Teeth that are overcrowded can lead to a number of dental concerns, including plaque build up, a misaligned bite, distorted speech, and even discomfort while chewing. No one wants to have a tooth extracted, but in some cases, removing a tooth may actually be the best solution to a crowded bite restoring and the health and function of your smile.
Diagnosing a Bad Bite
When a patient is diagnosed with malocclusion, also known as a “bad bite,” it is typically because their upper and lower teeth improperly fit when they bite or chew. They may have crowded teeth that affect their appearance, speech or ability to eat. There are many causes for a malocclusion, ranging from genetics to thumb sucking and premature tooth loss.
Jaw Size and Teeth Crowding
A smaller sized jaw not only prohibits new teeth from settling into their correct positions but also encourages existing teeth to become misaligned. In these cases, dentists will often recommend for one or more teeth to be surgically removed. Oral surgery in combination with orthodontic measures such as braces or retainers can assist with proper realignment.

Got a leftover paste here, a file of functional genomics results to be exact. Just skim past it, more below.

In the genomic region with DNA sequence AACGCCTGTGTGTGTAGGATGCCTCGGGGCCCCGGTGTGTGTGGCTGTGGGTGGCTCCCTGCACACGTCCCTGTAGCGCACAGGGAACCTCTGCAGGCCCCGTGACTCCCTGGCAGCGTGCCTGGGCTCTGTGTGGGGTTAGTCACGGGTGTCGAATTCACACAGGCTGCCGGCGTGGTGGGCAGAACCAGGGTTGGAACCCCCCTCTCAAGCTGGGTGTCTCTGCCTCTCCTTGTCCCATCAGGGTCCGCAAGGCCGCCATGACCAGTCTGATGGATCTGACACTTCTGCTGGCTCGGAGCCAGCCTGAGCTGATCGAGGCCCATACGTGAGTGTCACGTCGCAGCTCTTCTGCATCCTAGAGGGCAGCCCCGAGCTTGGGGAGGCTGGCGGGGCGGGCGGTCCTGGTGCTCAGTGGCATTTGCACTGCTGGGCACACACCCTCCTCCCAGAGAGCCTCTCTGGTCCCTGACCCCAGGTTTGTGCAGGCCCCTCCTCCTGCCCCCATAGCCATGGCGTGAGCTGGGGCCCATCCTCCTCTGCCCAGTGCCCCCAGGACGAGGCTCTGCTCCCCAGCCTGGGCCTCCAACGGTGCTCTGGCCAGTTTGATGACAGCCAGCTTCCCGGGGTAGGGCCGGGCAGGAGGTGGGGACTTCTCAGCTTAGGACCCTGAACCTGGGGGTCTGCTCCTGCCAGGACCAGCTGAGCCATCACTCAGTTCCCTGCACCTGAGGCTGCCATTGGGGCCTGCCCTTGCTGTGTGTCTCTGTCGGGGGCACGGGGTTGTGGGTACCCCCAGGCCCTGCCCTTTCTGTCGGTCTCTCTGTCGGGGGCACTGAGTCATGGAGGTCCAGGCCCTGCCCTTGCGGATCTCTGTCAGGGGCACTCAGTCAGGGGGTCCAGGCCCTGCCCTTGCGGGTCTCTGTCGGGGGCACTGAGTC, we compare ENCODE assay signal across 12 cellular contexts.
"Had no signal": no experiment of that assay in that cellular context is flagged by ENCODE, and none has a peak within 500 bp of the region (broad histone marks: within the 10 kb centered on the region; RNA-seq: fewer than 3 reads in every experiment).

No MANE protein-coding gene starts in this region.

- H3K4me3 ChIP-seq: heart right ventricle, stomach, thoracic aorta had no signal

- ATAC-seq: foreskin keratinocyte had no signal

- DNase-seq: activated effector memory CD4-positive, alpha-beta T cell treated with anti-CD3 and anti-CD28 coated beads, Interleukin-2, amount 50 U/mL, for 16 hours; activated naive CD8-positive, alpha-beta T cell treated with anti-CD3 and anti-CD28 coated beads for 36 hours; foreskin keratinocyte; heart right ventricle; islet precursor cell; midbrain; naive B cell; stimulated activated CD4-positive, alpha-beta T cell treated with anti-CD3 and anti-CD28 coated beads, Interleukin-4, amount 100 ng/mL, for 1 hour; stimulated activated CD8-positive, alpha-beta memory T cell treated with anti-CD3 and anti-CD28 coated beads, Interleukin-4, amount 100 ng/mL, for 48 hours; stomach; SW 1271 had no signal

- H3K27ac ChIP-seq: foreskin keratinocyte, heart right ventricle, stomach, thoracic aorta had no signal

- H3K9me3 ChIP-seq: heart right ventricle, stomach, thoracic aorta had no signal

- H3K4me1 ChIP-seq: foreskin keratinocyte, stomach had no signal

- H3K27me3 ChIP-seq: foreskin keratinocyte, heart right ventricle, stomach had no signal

Tooth Extraction for Pediatric Patients
Early diagnosis in children is key to projecting proper tooth alignment. Children who are identified with a malocclusion before the age of eight have a much better chance of achieving an attractive and healthy bite. When a child is identified as a good candidate for braces, the dentist will identify when it might be necessary to remove healthy teeth that may be in the way. This extraction may have to take place a year or two before the braces can be put on. Once the teeth have been moved into their new position, the braces are removed and a retainer is worn until the teeth stabilize in that position.
If a crowded bite is creating malocclusion or a “bad bite”, your dentist may consider the removal of one or more teeth in order to give your other teeth the space they need to align correctly. The only way to find out if tooth extraction will be part of your orthodontic treatment plan is to have a consultation with your orthodontic specialist. Your orthodontist will work with you to tailor a treatment plan that will be custom fit to meet your needs.